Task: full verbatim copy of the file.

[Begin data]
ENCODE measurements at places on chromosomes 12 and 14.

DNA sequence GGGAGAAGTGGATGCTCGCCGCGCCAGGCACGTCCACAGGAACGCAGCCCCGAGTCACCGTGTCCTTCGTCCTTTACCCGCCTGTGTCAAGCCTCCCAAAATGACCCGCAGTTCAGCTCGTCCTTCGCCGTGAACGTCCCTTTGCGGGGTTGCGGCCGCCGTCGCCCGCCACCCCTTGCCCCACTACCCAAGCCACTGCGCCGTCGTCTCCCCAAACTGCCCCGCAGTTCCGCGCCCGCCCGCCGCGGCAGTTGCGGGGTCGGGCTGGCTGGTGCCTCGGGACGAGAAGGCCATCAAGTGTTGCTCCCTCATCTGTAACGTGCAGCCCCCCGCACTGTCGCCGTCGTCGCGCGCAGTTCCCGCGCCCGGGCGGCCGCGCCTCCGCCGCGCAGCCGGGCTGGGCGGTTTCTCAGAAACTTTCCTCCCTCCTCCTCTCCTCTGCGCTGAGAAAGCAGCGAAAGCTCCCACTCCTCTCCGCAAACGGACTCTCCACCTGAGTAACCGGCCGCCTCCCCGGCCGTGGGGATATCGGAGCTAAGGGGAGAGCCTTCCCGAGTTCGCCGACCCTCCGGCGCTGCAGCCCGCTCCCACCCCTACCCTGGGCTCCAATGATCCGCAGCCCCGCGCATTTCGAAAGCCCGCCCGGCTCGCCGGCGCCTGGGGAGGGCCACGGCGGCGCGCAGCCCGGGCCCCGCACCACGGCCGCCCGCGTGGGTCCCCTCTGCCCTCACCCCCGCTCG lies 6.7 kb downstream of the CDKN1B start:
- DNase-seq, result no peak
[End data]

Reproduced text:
ENCODE measurements at places on chromosomes 12 and 14.

DNA sequence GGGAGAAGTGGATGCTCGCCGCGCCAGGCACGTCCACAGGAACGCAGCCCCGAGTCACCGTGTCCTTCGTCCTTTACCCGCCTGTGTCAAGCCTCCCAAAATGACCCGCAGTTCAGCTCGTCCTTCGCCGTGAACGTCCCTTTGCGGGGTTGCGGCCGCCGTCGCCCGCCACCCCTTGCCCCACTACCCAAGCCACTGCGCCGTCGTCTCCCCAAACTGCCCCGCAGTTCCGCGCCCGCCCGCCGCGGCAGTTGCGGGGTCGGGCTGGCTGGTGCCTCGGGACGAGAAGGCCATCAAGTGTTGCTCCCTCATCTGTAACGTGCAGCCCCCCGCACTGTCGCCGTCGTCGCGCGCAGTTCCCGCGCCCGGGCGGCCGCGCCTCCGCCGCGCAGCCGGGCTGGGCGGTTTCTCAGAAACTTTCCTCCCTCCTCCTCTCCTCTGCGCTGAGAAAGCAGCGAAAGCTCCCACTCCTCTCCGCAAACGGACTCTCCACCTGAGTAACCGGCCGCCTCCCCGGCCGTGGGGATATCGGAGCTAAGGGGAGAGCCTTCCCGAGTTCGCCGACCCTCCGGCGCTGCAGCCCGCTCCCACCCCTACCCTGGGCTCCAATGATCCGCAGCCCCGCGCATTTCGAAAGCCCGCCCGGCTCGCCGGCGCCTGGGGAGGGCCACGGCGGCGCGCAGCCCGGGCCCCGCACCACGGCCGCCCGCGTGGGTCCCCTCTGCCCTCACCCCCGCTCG lies 6.7 kb downstream of the CDKN1B start:
- DNase-seq, result no peak